Barot valley – a gem in Himachal
Last weekend, visited Barot valley in Himachal Pradesh. Barot is a small town away from the hustle bustle of other touristy “hill stations” in Himachal. There isn’t much mention of this place over the internet and based on the handful of posts I could find about this, it was clear that this was a place to spend the weekend at.
On sharing my weekend plan with the colleagues in office, the trip which was originally supposed to be a solo trip quickly turned into a group trip and we decided to just rent a taxi instead of using public transport owing to no direct bus connectivity between Delhi and Barot.
To reach Barot valley, one can follow Delhi-Manali route till Mandi. From Mandi take the road to Joginder Nagar. About 20 kms before JoginderNagar there is a place called Ghatasani where you turn right to Barot. Barot itself is part of the Mandi district. It took us 14-15 hours to reach Barot from Delhi/NCR but some of the delay during the night was because of the dense fog we encountered at several places, the densest being near Ambala.
Nestled between the Dhauladhar ranges, along the river Uhl, Barot valley is a picturesque one.
Lamba dug which is a tributary of the river Uhl, joins Uhl at Barot. This makes Barot a good base for trekking activities around. Following Uhl upstream takes you to Kothi Kohr and Badgarm. There is a good road till Badgarm. After Badgarm there is a trekking route which takes you to Thamsar glacier. This route, after crossing thamsar glacier takes you to Bada bhangal. In the other side of the valley from Barot, moving along lamba dug one can trek to Luhardi and further up.
Depending on the time of year you visit Barot, the weather could vary a lot. On the first day of our two day visit (the time was first week of Feb), the weather was pleasant. Sunny during the day, getting chilly at night. First day we just relaxed walking through the town, sitting on the boulders at river bank and collecting local info to plan next day.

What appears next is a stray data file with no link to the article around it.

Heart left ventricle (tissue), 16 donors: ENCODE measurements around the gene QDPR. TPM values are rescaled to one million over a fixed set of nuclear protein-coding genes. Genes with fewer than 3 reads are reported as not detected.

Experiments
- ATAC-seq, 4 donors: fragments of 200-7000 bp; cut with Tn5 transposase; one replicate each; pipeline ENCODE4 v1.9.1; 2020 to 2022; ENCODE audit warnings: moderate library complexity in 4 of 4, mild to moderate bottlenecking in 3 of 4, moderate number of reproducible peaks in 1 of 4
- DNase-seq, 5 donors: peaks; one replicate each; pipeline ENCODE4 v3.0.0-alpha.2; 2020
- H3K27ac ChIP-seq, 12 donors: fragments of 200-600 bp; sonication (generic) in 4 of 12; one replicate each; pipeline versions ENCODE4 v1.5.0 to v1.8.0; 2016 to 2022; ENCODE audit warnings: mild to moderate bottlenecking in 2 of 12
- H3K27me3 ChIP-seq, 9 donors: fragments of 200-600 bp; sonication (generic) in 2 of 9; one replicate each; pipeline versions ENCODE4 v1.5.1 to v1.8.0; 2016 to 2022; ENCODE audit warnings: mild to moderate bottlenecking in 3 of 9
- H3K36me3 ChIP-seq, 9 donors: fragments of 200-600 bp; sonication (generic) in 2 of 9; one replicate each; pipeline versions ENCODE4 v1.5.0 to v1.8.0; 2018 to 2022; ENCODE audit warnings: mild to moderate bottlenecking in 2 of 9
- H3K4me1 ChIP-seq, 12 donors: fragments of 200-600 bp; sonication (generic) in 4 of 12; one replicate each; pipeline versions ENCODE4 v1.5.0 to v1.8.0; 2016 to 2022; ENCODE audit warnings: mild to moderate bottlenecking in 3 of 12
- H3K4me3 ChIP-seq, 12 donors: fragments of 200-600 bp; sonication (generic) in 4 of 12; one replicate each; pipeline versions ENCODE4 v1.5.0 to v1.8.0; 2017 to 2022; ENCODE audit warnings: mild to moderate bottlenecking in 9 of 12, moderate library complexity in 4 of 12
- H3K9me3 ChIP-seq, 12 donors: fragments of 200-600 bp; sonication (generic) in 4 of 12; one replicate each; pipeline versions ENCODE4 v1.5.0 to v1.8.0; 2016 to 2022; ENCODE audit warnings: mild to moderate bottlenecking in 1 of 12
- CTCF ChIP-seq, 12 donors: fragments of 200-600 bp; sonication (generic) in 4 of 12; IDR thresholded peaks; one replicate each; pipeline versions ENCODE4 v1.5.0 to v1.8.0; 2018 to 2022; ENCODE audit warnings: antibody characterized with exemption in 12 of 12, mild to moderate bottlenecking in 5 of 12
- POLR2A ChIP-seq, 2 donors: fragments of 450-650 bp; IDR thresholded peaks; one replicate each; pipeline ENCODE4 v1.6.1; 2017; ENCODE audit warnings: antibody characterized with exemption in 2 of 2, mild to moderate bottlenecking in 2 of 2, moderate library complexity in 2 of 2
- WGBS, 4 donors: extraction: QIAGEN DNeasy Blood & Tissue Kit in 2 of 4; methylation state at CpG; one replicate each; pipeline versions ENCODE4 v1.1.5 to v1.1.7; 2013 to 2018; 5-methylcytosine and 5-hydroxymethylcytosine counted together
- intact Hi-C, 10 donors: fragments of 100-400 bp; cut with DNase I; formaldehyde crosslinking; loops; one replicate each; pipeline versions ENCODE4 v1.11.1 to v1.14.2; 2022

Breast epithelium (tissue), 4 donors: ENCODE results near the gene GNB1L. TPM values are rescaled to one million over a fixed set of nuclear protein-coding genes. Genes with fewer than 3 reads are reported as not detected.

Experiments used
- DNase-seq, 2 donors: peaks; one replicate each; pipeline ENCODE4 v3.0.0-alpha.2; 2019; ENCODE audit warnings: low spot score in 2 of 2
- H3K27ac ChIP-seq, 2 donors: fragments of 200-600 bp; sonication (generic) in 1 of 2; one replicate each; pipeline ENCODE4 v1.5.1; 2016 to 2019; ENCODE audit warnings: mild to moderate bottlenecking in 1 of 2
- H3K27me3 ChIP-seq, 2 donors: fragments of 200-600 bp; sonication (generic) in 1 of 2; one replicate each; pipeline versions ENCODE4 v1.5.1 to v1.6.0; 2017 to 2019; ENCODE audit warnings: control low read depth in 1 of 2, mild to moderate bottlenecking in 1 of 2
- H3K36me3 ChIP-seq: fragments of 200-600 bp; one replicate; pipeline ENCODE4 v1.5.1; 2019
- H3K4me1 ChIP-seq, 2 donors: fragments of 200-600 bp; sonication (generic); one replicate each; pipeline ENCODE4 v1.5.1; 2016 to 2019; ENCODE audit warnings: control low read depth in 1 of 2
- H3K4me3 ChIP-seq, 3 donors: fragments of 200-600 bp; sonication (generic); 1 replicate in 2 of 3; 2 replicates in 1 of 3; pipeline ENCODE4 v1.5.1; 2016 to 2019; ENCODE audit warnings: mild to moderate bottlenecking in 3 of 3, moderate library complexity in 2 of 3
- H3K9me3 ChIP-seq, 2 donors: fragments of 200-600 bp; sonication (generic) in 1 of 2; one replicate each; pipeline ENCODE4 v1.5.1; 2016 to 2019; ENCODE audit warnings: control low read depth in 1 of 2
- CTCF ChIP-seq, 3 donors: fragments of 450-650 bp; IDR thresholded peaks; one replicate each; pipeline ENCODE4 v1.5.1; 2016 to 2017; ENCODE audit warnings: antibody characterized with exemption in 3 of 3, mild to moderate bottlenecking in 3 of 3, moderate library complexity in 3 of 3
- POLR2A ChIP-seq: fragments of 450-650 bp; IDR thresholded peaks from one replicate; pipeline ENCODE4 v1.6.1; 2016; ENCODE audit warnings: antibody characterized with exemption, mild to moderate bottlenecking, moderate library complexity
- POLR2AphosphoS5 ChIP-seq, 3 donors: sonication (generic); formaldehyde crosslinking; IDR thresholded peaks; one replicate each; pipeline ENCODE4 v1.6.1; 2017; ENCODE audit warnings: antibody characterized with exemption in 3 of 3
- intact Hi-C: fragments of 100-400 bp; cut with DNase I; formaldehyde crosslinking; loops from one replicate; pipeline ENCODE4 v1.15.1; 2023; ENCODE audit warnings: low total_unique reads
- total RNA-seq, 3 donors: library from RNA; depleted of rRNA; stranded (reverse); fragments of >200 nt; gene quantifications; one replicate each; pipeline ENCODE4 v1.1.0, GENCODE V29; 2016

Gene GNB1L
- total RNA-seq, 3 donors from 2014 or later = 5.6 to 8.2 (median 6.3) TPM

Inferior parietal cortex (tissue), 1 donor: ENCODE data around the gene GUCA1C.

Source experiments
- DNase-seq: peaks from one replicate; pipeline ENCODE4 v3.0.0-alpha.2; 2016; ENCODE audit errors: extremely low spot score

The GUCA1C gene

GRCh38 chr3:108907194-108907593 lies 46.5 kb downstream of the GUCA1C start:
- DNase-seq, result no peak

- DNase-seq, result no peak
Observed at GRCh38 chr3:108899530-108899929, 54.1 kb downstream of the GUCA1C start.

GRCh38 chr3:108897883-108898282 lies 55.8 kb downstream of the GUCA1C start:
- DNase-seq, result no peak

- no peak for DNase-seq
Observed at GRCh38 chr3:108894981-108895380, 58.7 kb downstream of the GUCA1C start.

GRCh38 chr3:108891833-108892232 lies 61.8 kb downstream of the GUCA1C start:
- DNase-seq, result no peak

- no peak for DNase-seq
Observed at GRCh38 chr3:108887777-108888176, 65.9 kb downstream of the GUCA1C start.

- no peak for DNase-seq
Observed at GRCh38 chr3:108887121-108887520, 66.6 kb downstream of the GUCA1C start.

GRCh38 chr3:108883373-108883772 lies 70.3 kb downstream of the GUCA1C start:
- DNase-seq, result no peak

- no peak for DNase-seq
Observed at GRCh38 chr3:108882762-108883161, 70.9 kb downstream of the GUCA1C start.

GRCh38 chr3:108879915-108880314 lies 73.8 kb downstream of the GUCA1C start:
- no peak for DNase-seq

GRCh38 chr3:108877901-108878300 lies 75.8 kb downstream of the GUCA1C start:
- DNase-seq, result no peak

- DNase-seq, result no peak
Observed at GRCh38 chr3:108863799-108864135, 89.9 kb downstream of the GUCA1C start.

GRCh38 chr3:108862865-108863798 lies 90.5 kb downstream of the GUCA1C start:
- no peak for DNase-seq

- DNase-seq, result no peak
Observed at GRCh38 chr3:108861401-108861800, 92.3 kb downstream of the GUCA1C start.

On the second day, it started raining in Barot. This was expected as per the weather report and we weren’t sure whether Barot would receive any snowfall. We talked to the locals and looked like our best bet was to take the car (Innova) to Bada gram which is at much higher elevation. As we started gaining height the rain magically started falling slower and slower. The transition from rain to snowfall as you gain height is so gradual that if you haven’t seen this before it would definitely surprise you in a good way 🙂
As the snow layer on road started getting thicker we parked the car at a safe place on that narrow road. Beyond this point we started trekking to badgarm. We went higher and the snow flakes became bigger. It was a dream come true for all of us. I had previously seen such a rain to snow transition while riding bike from Manali to Rohtang, and had trekked in a thick layer of snow at Chopta-Chandrashila, but this – trekking in snowfall – was a different experience altogether.
The whole place was covered in a thick layer of snow. We saw a tea stall on the road side at Kothi Kohr and sipped hot tea which was much-needed after the long walks. We had stocked dozens of chocolates which being a good source of quick energy, replenished some of our lost energy.
After Barot, Kothi Kohr is where you’re again at the river level and the snow cover had made the views surreal. Spending sometime idling at the river bank, playing with snow, we started getting a bit tired and taking into consideration that we wanted to move out of the Barot valley before sunset (the road is really narrow in the valley and we could notice the driver being uncomfortable at times here), we walked back to where we had the car parked. Reached Barot, had a sumptuous meal and it was time to bid goodbye to the mountains for now, and head back home.